This romantic comedy (305 pages) was published in February of 1993 by Washington Square Press. The book takes you to a small college town. Melissa read The Way Men Act and loved it; it wouldn't be on our site if she didn't recommend it.
Melinda LeBlanc, a former high school popular girl, is back in her hometown after a failed attempt to conquer the rest of the world. She has no idea who she is, what she wants, or what she’s doing. And it’s glorious.
She’s living back at her mom’s house — ‘We worked this out, my third-floor privacy, before I returned to Harrow. She had no idea how homesick I had been and how few concessions she had to make.’ — and working at her cousin’s flower shop, creating ‘artsy’ arrangements for the local college and enjoying a commitment-free, relationship-of-proximity with a wedding band musician on Saturday nights.
But she needs emotional connections, whether she can admit it to herself or not. Friends to go for drinks after work and, if the stars align, a romantic partner who’s more interested in commitment than convenience.
First on the list: a confidante with whom to commiserate over the foibles of returning to the place they thought they’d left forever. The most available option is Libby, owner of the quirky dress shop next door to the Forget-Me-Not florist. Soon, they’re both swooning over Dennis, handsome owner of the über-popular fly fishing store that shares their block of Main Street. While decidedly pretending that they are not, in any way, swooning over Dennis.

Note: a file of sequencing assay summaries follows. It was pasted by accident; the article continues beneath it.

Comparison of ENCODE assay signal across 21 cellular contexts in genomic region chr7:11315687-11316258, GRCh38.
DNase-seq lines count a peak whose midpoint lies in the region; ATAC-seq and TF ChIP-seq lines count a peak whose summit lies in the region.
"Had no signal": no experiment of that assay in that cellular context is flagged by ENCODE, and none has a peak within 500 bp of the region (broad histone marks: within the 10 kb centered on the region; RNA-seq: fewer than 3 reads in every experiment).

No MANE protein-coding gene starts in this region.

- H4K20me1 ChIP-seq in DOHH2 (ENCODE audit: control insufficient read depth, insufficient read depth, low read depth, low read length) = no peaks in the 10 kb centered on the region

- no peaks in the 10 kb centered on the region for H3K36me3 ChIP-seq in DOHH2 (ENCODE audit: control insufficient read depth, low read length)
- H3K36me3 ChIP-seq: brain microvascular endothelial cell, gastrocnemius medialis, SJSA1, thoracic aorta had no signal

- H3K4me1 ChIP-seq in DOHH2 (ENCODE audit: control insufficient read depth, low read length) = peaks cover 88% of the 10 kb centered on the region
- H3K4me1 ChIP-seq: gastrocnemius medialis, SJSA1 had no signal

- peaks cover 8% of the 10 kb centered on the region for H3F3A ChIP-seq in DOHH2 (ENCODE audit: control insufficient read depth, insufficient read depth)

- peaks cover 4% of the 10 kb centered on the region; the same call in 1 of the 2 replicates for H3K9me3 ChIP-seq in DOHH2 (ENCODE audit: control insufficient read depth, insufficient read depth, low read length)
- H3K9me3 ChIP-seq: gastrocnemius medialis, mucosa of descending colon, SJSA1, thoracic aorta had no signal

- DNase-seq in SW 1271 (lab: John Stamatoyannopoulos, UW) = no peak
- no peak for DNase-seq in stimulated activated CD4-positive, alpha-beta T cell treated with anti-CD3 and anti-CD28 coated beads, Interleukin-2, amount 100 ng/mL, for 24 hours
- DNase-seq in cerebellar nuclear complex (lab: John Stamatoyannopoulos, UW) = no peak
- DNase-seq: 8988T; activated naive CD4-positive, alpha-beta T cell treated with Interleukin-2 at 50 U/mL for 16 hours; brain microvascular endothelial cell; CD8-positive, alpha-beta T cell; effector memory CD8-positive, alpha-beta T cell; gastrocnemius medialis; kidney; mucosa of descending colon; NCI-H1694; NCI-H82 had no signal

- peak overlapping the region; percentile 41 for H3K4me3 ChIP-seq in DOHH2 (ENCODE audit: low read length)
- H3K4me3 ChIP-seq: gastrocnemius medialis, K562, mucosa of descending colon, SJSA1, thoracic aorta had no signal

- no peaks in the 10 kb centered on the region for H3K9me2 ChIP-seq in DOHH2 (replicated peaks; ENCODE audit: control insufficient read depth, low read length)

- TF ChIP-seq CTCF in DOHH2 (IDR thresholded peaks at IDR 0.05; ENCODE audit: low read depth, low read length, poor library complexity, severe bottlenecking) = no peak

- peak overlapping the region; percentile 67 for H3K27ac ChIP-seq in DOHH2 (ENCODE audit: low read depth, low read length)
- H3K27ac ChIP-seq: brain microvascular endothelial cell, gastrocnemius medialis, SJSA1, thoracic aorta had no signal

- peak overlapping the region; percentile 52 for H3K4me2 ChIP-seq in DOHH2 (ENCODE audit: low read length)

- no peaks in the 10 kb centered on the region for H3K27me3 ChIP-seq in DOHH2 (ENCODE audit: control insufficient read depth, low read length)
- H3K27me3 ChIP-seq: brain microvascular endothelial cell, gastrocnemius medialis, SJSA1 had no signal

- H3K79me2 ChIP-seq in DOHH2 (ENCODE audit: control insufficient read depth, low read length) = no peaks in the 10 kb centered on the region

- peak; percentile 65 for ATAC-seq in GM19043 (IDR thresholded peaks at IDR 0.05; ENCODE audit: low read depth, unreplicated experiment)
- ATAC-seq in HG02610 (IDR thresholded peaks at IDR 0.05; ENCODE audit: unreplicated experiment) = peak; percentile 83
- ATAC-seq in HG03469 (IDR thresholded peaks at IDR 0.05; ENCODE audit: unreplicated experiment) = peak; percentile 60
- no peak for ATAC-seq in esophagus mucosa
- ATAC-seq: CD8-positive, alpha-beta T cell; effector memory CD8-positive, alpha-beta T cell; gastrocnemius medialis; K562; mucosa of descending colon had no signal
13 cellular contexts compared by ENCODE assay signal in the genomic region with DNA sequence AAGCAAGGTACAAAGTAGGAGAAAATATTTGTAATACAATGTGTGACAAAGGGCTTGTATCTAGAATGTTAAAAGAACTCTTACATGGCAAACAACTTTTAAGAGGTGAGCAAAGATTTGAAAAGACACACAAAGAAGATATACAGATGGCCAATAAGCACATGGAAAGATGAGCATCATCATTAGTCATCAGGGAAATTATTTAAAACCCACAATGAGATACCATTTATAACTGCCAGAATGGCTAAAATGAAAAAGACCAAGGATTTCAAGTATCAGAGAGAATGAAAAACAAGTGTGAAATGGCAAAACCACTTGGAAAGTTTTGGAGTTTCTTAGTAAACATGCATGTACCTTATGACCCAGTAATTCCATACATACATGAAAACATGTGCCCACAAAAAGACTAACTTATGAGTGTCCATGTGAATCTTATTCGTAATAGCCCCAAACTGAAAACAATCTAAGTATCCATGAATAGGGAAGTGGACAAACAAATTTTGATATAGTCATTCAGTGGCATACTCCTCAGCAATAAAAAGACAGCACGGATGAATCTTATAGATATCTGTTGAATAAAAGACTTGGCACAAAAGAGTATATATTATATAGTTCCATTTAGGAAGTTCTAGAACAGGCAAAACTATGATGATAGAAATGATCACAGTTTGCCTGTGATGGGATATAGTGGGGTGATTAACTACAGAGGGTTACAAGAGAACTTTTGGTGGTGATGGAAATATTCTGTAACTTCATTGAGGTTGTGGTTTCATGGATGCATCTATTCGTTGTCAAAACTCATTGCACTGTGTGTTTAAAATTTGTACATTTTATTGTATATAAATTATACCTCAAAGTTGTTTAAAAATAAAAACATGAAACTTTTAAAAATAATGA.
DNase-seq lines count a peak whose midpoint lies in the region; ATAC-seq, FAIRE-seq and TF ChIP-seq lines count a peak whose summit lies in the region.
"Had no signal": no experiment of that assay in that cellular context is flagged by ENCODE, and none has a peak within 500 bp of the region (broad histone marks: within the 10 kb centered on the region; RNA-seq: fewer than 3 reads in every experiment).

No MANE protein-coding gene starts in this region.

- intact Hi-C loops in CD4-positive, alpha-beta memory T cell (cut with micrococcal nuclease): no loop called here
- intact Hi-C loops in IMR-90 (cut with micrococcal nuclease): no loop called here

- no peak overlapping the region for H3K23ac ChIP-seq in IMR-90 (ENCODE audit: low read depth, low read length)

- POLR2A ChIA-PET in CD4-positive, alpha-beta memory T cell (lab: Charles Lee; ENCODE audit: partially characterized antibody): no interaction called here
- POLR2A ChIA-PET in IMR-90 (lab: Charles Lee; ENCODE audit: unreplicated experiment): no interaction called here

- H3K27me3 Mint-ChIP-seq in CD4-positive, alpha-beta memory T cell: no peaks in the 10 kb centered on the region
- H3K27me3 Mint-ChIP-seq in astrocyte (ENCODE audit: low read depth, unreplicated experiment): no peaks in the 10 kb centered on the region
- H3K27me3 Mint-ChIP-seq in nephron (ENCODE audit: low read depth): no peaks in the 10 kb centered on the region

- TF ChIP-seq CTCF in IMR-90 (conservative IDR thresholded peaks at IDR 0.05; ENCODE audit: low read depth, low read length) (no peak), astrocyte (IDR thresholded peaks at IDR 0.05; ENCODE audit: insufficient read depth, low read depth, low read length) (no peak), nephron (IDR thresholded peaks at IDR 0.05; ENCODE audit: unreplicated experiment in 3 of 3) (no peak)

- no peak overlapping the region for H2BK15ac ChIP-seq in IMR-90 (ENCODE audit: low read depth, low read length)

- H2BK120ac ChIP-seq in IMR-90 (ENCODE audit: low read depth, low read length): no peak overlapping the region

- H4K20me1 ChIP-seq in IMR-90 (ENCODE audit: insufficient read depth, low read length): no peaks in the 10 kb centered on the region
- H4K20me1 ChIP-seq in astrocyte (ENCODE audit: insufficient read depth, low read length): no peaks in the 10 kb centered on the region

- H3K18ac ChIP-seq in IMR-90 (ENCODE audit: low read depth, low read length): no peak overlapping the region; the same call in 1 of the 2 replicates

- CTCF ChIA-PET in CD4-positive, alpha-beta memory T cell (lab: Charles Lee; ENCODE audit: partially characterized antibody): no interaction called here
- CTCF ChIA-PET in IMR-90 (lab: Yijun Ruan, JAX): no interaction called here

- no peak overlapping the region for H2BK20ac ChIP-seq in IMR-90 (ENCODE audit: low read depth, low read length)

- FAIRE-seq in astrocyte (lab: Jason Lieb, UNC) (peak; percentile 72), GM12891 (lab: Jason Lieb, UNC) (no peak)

Like a perfect cappuccino, this novel is sweet and frothy on the surface with an inch or so of slightly bitter, dark espresso at the bottom. Be prepared to laugh out loud as Elinor Lipman affectionately skewers the snobbery and pretensions of life in a small college town: the behind-the-hand gossip, the backroom deal-making, the way past glories shape the present, and the secret alliances and grudges that simmer under every conversation.
Despite — or perhaps because of — her faults, Melinda is a heroine we can root for. She can’t see the qualities that make her so much cooler than the high school version of herself she envies. Even as truly foolish words blurt from her mouth, and she acts on self-defeating impulses, we want her to succeed and find her heart’s desire.
When she finally gets real with herself and the people who matter most to her, the whole world blossoms, and a fresh start in this familiar place just might be possible.
The shops stand three across: mine in the middle, Dennis Vaughan’s to my left, and Libby Getchel’s to my right, fronting on Main Street in Harrow, Massachusetts. We like the quaint sound of that, ‘Main Street,’ because all of us lived somewhere more irritating for a time and returned home with the conviction that a gentrified college town (cappuccino machines, poetry readings, bike paths), with shade trees and paper ballots, with stylish food and parking meters that still took dimes and nickles, would give us Quality of Life. I arrange flowers for a living, a barren business for a single woman, just one of the reasons I’m in transition. — Elinor Lipman
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